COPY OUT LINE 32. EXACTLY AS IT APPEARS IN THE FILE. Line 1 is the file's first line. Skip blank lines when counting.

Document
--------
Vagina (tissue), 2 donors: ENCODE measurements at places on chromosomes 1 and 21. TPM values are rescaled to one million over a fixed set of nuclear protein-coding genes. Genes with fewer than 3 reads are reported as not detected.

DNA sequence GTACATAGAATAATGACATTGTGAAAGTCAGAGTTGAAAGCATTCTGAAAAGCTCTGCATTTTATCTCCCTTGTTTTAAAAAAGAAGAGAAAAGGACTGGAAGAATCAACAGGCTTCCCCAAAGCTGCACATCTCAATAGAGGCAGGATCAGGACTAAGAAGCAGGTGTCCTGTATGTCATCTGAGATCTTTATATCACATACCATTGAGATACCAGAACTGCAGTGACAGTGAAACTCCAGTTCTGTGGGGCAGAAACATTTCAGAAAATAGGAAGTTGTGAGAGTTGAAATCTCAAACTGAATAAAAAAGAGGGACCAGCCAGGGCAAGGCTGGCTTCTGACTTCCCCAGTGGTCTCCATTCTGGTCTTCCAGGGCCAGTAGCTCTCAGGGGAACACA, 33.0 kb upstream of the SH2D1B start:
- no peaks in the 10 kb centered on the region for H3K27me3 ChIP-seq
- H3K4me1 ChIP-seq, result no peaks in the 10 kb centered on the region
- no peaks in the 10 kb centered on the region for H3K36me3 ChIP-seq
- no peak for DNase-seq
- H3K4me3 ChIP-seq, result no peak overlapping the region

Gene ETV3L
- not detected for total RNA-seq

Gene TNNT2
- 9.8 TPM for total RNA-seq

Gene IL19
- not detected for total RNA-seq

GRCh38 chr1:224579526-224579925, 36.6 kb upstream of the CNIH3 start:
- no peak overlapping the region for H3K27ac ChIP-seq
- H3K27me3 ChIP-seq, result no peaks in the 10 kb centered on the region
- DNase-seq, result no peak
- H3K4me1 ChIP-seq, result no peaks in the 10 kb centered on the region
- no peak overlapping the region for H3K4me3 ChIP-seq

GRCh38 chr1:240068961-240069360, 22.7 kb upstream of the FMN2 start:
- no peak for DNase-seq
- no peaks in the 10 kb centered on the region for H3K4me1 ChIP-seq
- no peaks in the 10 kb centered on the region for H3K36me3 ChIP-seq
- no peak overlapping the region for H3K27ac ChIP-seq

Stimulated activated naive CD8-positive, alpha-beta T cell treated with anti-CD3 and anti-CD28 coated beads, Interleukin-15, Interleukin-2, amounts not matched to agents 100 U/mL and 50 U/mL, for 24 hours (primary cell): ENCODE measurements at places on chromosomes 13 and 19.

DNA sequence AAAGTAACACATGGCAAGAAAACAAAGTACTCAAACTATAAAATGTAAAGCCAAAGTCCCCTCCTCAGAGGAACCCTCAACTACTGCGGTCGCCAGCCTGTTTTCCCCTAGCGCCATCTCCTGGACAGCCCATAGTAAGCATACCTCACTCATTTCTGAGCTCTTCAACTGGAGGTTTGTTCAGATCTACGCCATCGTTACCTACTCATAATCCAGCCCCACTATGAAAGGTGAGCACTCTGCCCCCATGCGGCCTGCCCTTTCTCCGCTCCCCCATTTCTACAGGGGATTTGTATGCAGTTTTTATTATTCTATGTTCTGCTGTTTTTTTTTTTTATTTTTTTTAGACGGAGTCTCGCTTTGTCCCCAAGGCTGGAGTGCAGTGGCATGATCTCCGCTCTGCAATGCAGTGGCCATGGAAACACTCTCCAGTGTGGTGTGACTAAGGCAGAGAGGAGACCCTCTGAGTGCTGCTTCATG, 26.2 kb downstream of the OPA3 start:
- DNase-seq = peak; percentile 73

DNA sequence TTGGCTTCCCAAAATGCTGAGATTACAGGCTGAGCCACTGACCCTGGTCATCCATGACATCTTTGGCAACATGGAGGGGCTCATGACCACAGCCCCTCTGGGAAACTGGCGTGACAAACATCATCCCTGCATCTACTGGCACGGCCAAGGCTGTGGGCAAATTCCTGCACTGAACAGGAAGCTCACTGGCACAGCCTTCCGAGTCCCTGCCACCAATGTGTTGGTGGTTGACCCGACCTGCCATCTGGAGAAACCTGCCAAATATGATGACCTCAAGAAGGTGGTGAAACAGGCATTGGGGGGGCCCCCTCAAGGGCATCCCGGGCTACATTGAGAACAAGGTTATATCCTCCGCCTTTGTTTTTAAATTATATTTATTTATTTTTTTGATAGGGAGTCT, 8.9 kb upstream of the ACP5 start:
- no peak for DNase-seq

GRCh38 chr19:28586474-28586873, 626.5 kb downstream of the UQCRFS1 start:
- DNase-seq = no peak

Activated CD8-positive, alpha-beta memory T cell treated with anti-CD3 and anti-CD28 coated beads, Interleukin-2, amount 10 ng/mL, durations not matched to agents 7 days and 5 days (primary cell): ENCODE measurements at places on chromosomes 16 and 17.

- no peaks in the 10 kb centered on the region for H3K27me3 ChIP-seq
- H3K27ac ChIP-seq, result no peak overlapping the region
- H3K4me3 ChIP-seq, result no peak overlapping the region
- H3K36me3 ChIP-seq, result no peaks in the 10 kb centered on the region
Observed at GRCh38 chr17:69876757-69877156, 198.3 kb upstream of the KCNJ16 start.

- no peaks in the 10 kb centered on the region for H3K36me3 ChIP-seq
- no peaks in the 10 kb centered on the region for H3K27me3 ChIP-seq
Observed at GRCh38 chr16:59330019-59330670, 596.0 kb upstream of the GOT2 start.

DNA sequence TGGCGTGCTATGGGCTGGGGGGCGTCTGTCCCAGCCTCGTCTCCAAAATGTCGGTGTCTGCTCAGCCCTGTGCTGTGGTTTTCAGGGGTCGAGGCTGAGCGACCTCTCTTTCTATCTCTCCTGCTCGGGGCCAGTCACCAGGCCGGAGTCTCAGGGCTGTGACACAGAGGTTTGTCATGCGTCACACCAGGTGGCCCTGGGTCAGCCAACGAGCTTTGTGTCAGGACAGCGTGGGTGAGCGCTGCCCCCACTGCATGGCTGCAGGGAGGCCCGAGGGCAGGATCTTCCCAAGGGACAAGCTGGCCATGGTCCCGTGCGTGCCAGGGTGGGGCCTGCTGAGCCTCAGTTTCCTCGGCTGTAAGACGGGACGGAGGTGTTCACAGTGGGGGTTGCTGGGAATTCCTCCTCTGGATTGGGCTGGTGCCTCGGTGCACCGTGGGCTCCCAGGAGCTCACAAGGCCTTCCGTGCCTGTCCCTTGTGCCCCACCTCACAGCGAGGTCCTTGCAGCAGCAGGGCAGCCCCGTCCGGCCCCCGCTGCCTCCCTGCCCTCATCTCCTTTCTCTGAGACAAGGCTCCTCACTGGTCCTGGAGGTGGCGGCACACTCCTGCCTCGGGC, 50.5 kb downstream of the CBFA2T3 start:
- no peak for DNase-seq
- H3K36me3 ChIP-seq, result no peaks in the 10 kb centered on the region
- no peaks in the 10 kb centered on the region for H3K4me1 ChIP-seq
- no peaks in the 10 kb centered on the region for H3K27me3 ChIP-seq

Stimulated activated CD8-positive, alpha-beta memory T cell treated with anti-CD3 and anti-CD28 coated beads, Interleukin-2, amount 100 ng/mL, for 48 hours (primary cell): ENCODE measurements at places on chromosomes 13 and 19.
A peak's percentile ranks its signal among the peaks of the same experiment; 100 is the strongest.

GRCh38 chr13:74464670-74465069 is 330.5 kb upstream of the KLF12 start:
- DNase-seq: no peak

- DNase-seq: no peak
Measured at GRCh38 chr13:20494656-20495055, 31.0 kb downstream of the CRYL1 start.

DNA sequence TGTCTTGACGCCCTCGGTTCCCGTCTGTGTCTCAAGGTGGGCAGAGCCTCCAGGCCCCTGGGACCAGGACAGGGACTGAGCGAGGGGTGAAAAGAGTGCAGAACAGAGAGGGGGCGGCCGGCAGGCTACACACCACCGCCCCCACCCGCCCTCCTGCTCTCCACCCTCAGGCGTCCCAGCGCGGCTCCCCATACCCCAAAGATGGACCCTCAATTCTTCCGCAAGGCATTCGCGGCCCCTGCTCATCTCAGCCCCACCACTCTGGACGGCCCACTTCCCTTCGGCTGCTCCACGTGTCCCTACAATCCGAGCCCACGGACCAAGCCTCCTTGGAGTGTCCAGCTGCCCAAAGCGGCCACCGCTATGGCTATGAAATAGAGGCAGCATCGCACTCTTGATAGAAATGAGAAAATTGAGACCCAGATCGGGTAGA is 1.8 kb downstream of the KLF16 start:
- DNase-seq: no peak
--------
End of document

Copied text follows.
Activated CD8-positive, alpha-beta memory T cell treated with anti-CD3 and anti-CD28 coated beads, Interleukin-2, amount 10 ng/mL, durations not matched to agents 7 days and 5 days (primary cell): ENCODE measurements at places on chromosomes 16 and 17.